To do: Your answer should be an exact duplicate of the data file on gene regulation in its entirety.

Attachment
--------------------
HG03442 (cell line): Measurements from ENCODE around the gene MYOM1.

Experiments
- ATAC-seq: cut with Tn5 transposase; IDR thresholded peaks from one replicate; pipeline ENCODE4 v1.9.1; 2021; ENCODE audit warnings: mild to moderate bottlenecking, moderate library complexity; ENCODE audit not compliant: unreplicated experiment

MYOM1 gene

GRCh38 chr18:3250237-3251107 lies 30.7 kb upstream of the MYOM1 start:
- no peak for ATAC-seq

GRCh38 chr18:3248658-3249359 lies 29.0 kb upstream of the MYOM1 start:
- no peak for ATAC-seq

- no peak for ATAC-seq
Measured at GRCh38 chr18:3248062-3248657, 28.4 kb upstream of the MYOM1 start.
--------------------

HG03442 (cell line): Measurements from ENCODE around the gene MYOM1.

Experiments
- ATAC-seq: cut with Tn5 transposase; IDR thresholded peaks from one replicate; pipeline ENCODE4 v1.9.1; 2021; ENCODE audit warnings: mild to moderate bottlenecking, moderate library complexity; ENCODE audit not compliant: unreplicated experiment

MYOM1 gene

GRCh38 chr18:3250237-3251107 lies 30.7 kb upstream of the MYOM1 start:
- no peak for ATAC-seq

GRCh38 chr18:3248658-3249359 lies 29.0 kb upstream of the MYOM1 start:
- no peak for ATAC-seq

- no peak for ATAC-seq
Measured at GRCh38 chr18:3248062-3248657, 28.4 kb upstream of the MYOM1 start.